A week later, Balva was dead. The Israeli American was killed Friday by an antitank missile fired from Lebanon by the militant group Hezbollah while his unit served on that country’s border with Israel, the IDF confirmed.
“He was such a loving person,” Missner, 23, said Sunday. “He brought a lot of light to the world.”
Balva, who grew up in the Maryland suburbs with three siblings, was among the 360,000 reservists that the Israeli military called up to battle Hamas. After finishing high school in 2019, Balva had moved to Israel with his parents, enlisted in the Israeli army and enrolled in Reichman University, Missner said.
The pair remained in contact after Balva was deployed to the Israeli border.
“He said that he could hear bombs dropping at night and it was tough for him to sleep,” Missner said. “But on par with who Omer is, if anything he was more concerned with how his family was feeling, his girlfriend, me. He didn’t want people to feel sad for him.”
The Charles E. Smith Jewish Day School community — including graduates, students, faculty and staff — is “completely devastated and heartbroken” to learn of Balva’s death, said Rabbi Mitchel Malkus, head of the school.
“Omer was a beloved student,” Malkus said in an email. “He was an unabashed advocate for the state of Israel. He is a hero to the state of Israel, the Jewish people and the school. We mourn his loss.”
It was at the Jewish day school that Balva, Missner and a third student named Jagger Balkin became an inseparable trio. “We’d do crazy stuff. Ethan had an electric bike, Omer and me would attach ropes to it and ride behind on skateboards,” Balkin said. “We did everything together, video games, basketball, soccer. We’d throw parties for each other whenever one of us had a birthday.”
Every summer, however, Balva would disappear, traveling to Israel to live with relatives there. “I think that’s part of why he loved Israel so much,” Balkin said. “It meant so much to him that this placed existed that was almost a safe haven for all of us. When you love something so much, you instinctively want to defend it.”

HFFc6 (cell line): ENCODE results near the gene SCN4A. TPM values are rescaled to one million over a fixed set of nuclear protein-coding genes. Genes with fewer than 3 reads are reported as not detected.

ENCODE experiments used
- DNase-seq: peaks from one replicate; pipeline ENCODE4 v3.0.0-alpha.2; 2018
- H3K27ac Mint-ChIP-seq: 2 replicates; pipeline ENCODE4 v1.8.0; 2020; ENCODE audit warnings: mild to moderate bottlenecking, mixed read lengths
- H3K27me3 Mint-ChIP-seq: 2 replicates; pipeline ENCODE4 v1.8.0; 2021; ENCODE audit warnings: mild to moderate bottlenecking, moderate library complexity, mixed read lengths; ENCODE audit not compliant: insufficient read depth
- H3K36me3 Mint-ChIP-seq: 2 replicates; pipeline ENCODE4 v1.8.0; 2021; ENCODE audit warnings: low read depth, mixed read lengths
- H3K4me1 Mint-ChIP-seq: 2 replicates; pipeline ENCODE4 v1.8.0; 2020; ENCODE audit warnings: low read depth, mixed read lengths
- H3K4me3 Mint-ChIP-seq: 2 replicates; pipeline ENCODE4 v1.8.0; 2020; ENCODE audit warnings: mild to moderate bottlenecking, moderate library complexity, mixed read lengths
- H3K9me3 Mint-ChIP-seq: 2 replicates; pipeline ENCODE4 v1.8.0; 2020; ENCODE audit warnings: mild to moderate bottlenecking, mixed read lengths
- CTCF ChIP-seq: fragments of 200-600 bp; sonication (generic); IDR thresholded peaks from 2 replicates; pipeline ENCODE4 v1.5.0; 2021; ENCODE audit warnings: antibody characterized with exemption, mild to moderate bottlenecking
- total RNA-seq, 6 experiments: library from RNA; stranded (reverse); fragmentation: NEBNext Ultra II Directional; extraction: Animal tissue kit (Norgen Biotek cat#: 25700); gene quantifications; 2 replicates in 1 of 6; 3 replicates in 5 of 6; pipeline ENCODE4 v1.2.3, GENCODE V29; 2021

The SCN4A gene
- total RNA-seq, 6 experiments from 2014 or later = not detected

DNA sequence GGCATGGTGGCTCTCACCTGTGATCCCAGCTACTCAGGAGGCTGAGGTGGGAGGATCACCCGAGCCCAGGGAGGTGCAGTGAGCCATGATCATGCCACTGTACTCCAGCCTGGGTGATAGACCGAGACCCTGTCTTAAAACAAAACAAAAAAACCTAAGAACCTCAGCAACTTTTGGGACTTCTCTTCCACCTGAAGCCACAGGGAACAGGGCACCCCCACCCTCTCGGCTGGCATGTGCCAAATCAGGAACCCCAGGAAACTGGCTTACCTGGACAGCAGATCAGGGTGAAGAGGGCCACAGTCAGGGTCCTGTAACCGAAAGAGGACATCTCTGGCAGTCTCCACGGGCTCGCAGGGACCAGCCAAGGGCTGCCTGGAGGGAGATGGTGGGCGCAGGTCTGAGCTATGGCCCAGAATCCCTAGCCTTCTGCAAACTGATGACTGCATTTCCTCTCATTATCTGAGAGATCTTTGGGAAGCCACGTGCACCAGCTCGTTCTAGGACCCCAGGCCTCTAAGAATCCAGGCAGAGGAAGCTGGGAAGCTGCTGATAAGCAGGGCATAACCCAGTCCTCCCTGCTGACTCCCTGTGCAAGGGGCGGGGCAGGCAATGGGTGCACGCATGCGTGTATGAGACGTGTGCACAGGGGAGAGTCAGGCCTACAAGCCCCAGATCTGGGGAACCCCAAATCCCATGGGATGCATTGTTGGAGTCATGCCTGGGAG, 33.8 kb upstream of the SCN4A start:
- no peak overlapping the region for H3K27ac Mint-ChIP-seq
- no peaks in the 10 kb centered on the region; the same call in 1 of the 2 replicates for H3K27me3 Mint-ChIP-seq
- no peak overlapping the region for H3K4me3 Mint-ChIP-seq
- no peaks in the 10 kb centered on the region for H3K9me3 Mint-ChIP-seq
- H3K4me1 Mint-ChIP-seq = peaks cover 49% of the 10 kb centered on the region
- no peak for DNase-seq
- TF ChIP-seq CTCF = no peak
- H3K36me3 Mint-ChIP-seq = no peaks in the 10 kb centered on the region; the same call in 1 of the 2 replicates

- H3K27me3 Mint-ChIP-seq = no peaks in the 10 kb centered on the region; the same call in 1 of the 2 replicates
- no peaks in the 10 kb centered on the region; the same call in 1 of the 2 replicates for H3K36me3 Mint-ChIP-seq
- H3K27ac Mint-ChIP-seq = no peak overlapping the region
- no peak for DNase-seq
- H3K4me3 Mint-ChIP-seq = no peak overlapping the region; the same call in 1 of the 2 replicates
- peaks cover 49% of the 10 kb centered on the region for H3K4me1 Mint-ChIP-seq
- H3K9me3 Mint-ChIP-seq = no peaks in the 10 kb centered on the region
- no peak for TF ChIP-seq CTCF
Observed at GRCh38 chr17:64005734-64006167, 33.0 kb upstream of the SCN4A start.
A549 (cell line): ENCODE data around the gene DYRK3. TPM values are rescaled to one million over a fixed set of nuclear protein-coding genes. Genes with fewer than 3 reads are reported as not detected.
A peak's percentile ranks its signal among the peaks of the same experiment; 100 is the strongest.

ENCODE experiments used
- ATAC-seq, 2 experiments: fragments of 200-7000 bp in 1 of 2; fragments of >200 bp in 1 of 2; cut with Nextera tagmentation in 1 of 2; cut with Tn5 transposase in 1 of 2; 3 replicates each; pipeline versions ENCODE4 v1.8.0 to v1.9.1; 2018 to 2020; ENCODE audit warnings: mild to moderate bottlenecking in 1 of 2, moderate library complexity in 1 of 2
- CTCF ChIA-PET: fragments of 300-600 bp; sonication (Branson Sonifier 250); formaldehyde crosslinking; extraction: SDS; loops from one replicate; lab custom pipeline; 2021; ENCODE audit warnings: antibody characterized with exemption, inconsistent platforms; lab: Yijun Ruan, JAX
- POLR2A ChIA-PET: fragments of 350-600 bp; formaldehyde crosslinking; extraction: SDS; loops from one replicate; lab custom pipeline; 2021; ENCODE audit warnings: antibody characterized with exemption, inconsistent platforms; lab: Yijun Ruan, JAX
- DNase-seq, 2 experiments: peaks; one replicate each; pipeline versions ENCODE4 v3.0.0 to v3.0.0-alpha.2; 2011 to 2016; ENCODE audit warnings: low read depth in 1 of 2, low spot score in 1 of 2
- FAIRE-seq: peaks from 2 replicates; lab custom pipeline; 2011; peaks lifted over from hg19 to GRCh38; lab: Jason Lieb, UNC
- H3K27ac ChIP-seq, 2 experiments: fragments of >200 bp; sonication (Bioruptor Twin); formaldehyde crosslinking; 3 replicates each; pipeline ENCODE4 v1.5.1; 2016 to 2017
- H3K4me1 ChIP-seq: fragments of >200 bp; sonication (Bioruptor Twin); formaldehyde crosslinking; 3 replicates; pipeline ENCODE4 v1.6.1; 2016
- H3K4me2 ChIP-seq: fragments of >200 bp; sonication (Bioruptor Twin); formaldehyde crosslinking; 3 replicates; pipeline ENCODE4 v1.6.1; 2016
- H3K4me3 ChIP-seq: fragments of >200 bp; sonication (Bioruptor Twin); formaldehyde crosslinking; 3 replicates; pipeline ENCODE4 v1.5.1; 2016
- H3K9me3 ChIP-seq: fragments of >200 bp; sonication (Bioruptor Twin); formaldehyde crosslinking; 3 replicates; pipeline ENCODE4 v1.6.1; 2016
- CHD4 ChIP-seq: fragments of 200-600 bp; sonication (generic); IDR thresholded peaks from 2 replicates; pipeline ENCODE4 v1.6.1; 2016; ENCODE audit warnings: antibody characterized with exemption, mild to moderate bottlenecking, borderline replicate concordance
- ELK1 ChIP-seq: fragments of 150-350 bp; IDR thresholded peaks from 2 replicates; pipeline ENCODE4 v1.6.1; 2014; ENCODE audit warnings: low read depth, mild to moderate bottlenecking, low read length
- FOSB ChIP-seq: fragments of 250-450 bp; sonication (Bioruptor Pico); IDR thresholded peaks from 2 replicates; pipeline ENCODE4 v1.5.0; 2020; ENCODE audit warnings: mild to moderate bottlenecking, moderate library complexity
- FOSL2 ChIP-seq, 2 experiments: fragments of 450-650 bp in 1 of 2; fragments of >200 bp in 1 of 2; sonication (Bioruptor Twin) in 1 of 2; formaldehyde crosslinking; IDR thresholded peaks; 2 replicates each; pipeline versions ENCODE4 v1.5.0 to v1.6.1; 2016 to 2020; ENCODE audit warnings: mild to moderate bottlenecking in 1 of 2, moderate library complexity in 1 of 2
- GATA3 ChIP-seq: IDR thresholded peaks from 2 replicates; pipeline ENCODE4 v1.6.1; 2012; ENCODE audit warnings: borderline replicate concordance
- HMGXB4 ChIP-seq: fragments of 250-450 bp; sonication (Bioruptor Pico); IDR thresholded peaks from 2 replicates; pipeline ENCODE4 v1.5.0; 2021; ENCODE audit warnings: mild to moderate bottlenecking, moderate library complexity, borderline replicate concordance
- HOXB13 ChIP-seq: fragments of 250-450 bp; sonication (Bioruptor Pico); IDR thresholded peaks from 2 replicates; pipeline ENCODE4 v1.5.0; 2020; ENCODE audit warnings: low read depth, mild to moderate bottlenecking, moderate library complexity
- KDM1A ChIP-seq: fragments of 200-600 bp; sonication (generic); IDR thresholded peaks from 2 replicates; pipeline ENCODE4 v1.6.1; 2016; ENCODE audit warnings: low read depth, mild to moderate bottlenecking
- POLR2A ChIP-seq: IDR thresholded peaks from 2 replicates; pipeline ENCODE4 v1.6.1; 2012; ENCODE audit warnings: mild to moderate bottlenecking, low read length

During his last year of high school — as part of their school’s program — Balva and other seniors spent three months living in Israel, touring the country and learning about its history.
That trip solidified Balva’s love for Israel, said several people who knew him.
“You could see it as soon as you met him, his passion for Israel and the return of his people to their homeland,” said Akiva Gersh, who taught Balva and other high school seniors in the program run by JNF Alexander Muss High School in Israel. “People were drawn to him because he was always positive with this big smile on his face. Always ready to go and do and help.”
The students spent time volunteering on a kibbutz — an intentional Israeli community where residents traditionally share resources. While most students rotated between stints at the farm and bakery, Balva spent the entire time working with children at the local school.
“All he wanted to do was teach the kids and play with them,” said Balkin, 22. “They just loved him.”